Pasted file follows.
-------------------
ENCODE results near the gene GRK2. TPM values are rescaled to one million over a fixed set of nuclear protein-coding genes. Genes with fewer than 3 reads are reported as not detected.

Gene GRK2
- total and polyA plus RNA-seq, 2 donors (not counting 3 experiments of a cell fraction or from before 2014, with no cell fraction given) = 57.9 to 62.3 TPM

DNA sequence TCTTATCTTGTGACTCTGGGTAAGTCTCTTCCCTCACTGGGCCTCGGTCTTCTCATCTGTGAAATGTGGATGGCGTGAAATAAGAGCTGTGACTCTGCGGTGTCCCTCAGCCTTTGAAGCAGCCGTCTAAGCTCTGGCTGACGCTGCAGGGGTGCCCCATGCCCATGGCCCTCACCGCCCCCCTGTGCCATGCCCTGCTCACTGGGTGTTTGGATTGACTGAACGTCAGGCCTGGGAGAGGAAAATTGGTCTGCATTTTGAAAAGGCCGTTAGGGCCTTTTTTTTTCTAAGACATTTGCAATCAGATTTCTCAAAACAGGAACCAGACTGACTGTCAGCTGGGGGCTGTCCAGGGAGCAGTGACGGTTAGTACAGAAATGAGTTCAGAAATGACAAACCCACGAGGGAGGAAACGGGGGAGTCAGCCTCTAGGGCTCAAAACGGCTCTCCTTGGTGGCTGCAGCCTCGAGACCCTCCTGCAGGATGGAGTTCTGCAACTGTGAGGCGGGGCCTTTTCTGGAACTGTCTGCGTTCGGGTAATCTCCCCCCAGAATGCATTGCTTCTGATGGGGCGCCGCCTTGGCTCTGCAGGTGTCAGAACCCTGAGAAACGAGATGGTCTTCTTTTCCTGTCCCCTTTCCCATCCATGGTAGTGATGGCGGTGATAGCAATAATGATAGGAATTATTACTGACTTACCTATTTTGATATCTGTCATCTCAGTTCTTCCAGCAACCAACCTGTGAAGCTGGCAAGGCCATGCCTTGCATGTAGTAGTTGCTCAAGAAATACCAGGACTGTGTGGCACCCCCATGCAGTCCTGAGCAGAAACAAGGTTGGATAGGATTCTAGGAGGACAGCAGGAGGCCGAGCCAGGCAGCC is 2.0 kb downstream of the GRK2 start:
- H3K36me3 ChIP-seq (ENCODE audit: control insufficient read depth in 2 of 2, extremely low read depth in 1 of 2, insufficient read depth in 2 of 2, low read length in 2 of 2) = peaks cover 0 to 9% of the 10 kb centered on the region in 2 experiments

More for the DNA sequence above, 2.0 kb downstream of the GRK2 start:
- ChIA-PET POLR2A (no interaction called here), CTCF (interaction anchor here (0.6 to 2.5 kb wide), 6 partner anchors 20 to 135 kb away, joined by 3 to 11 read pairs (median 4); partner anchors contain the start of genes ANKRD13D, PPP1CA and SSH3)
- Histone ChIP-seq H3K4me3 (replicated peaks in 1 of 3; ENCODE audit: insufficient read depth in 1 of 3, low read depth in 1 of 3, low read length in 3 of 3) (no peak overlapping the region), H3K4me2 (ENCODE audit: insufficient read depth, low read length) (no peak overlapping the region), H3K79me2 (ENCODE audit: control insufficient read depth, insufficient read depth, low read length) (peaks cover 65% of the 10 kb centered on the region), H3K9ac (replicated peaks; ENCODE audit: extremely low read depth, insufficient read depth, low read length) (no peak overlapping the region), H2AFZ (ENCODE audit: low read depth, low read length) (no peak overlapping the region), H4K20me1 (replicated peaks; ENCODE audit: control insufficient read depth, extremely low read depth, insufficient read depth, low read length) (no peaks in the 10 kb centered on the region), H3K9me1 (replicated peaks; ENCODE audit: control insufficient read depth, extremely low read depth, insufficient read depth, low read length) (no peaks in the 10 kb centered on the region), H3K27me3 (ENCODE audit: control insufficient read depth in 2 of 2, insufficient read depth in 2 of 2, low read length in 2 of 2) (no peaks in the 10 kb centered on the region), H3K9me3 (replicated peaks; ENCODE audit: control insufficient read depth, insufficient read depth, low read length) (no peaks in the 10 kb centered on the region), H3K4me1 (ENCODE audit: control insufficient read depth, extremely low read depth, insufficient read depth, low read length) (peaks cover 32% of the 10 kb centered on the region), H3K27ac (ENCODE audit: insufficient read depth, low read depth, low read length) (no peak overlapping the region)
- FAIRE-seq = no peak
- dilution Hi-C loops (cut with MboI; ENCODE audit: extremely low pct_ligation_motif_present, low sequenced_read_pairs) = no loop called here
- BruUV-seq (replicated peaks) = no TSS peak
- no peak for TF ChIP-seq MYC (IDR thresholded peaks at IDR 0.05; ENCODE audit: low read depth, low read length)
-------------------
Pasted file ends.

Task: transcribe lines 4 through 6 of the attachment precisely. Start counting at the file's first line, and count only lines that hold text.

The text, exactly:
DNA sequence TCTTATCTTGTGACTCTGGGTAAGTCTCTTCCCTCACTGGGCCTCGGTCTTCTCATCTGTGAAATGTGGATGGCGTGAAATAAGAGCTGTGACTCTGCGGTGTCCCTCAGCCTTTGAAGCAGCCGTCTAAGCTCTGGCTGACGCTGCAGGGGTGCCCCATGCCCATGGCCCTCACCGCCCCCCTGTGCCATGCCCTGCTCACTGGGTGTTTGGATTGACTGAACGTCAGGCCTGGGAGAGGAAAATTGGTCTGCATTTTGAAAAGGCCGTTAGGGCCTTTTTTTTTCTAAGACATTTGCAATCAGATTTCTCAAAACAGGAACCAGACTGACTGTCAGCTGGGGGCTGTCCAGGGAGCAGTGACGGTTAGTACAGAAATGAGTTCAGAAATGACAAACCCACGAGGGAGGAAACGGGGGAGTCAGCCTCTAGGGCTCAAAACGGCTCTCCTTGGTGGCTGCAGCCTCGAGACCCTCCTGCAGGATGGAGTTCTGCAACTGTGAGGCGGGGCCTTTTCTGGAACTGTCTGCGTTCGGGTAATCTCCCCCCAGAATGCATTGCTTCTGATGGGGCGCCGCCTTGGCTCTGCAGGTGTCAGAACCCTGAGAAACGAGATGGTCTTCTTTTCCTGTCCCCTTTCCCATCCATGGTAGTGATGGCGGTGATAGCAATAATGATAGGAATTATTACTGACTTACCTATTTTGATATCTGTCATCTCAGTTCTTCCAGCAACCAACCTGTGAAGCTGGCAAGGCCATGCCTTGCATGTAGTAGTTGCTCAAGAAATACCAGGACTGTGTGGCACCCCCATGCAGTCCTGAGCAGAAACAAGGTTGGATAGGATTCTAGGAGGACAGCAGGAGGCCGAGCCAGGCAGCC is 2.0 kb downstream of the GRK2 start:
- H3K36me3 ChIP-seq (ENCODE audit: control insufficient read depth in 2 of 2, extremely low read depth in 1 of 2, insufficient read depth in 2 of 2, low read length in 2 of 2) = peaks cover 0 to 9% of the 10 kb centered on the region in 2 experiments

More for the DNA sequence above, 2.0 kb downstream of the GRK2 start: